“Today, we pay for, and expect a pill!” said Jan Jensen, Founder and CEO of Trailhead Biosystems, “But a pill is not the answer. We cannot expect to cure all diseases with drugs.”
Trailhead Biosystems, headquartered in Cleveland, Ohio, merges developmental biology and cell therapeutics with cutting edge hardware, computerized experimental design, and analysis to perform process-specific parameter optimization in the development of cell therapies. The company is the pioneer of HD-DoE Technology (High-Dimensional Design of Experiments). Trailhead Biosystems enables the exploration of cell biology to predict how additives will create desirable cell culture fates.
“At Trailhead Biosystems, we take out the complexity from making specialized human cells,” Jensen emphasized.
Trailhead enables the manufacturing, organ printing, and clinical testing of human cells and tissues by identifying the critical process parameters using mathematical models of a biological system to understand the effector-response relationship in cell culture. This, in turn, provides a systems biology analysis of the differentiation space.
“The continuing business model of a pharmaceutical company is to go from an old pill to a new pill – but that does not transform medicine, cell therapies will,” Jensen said adding, “Making cells is very difficult and the complexity of the human biology is blocking us –so how do you get to through the complexity? You do experiments by the 1,000’s in record time and for lower costs.”
Founded in 2015, and growing as it serves an increasing number of projects, Trailhead Biosystems’ novel approach is utilized in multiple partnerships and engagements to create industrial grade conditions for various cell types. When the company engages with a partner or a client, it performs computer-based experimental designs executed for advanced cell culture and develops that knowledge into how a specific cell culture affects cellular phenotype and function.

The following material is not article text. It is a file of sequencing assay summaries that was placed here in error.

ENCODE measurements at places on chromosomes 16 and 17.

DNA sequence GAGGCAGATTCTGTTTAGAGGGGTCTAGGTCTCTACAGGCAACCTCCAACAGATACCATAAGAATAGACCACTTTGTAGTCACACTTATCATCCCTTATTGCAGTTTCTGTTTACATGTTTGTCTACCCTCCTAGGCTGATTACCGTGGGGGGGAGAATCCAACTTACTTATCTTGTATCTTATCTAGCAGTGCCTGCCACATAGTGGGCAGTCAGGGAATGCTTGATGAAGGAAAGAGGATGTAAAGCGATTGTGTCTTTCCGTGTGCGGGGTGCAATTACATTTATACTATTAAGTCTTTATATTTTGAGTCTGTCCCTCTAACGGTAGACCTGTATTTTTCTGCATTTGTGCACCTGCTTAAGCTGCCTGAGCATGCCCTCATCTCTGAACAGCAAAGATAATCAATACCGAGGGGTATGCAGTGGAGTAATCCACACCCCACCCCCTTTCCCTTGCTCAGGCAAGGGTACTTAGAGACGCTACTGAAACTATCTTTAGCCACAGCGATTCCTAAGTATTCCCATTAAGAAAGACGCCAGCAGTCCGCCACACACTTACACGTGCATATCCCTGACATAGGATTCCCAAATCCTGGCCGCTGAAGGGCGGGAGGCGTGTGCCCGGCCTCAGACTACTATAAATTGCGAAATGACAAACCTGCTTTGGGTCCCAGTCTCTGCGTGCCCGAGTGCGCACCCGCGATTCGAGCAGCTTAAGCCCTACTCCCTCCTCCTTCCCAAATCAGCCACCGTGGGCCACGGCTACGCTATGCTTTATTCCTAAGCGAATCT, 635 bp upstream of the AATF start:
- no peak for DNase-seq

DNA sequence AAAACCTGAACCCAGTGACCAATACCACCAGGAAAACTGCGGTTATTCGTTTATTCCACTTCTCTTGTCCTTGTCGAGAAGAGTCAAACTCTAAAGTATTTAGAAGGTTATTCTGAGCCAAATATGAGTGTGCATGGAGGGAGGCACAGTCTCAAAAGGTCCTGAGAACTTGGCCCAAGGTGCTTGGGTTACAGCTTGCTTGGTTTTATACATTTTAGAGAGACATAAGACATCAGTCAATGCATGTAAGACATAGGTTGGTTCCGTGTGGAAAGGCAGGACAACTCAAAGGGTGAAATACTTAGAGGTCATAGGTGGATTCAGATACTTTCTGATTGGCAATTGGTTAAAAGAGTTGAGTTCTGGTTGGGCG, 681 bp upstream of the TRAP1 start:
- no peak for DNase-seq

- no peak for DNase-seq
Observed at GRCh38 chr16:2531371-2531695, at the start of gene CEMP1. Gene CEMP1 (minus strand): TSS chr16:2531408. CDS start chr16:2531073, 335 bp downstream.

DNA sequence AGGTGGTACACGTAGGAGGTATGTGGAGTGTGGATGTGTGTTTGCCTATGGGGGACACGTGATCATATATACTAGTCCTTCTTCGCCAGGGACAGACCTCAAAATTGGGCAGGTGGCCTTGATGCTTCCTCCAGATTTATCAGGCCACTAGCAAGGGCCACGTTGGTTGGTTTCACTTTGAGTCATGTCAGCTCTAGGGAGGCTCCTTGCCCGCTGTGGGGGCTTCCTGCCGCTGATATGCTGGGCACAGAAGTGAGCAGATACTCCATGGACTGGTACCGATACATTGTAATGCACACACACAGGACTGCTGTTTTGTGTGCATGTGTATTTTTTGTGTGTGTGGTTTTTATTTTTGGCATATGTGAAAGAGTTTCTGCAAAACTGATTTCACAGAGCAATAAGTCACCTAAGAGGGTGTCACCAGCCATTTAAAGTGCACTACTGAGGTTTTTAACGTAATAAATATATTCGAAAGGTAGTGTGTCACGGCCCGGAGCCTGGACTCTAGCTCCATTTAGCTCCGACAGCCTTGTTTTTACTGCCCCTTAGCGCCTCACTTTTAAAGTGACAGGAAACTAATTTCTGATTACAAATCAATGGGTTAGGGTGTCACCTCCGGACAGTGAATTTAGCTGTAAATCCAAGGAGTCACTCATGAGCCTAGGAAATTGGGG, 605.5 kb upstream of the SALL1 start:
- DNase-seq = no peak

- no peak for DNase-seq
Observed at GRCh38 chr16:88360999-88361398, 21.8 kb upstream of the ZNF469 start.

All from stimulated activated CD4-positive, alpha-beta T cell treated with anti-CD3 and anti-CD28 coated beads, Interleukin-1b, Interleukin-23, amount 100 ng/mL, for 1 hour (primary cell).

Div Trivedi, Head of Operations & Analytics, joined the company to help create value around this novel technology and was fascinated by the power of HD-DoE, “In a nutshell, we do science differently – the old school way was to have an idea and then to do one experiment at a time, testing results in a multiple protocol version,” Trivedi continued, “When we have an idea at Trailhead, we use Quality by Design (QbD)-based high dimensional analysis and then the idea goes directly into a protocol. So, a transformation happened from the older OFAT (One Factor at a Time) to QbD almost immediately, driven by very large data matrices.”
Trailhead notes that the scientific community currently performs single-factor optimization work which fails to identify combinatorial effector requirements in cell cultures. “Classical empirical testing is tedious and expensive, and not optimized for maximal information gathering. We use computerized DoE, executed through robotic media preparation, to test the entirety of a multidimensional factor space, then we use Multi-Variate Data Analysis (MVDA) to mathematically model the differentiation space and identify effector contributions, interaction terms, and definitions of optimal conditions for reaching specific cell fates,” Trivedi noted.
“Our HD-DoE technology is a powerful tool that can extract conditions for making all types of human cells including- brain neurons, insulin cells, endothelial cells, pigment epithelium, collecting duct cells, and bronchiolar cells to name a few,” Jensen explained, adding “This is relevant, as it addresses the optimization challenges of cell purity and potency to understand the variance in cell manufacturing methods.”
Trivedi said, “Regenerative Medicine (RM) is not the future - it is today. Here at Trailhead, we are developing novel industrial-grade cells in the RM space by applying industrial Quality by Design (QbD) principles to advanced mammalian cell culture and we can then offer deep insight into the combinatorial space of morphogen signaling in developmental systems,” continuing, “We will increasingly serve the unmet global need for understanding cell manufacturing and potency in the RM industry as we develop robust manufacturing conditions for any specialized human cell, using modeling” he said.
“Right now, one of our projects is developing a cure for Type I Diabetes and another is to create specialized neuronal cells to address Alzheimer’s diseases, Parkinson’s disease and amyotrophic lateral sclerosis (ALS),” Trivedi said adding, “We look forward to collaborating with other ARMI Members on the future of medicine. Together we can address the needs related to any type of human cell, and we do this flexibly with multiple partners.”
“This technology is here to stay, and our purpose is to apply it to touch society,” concluded Jensen.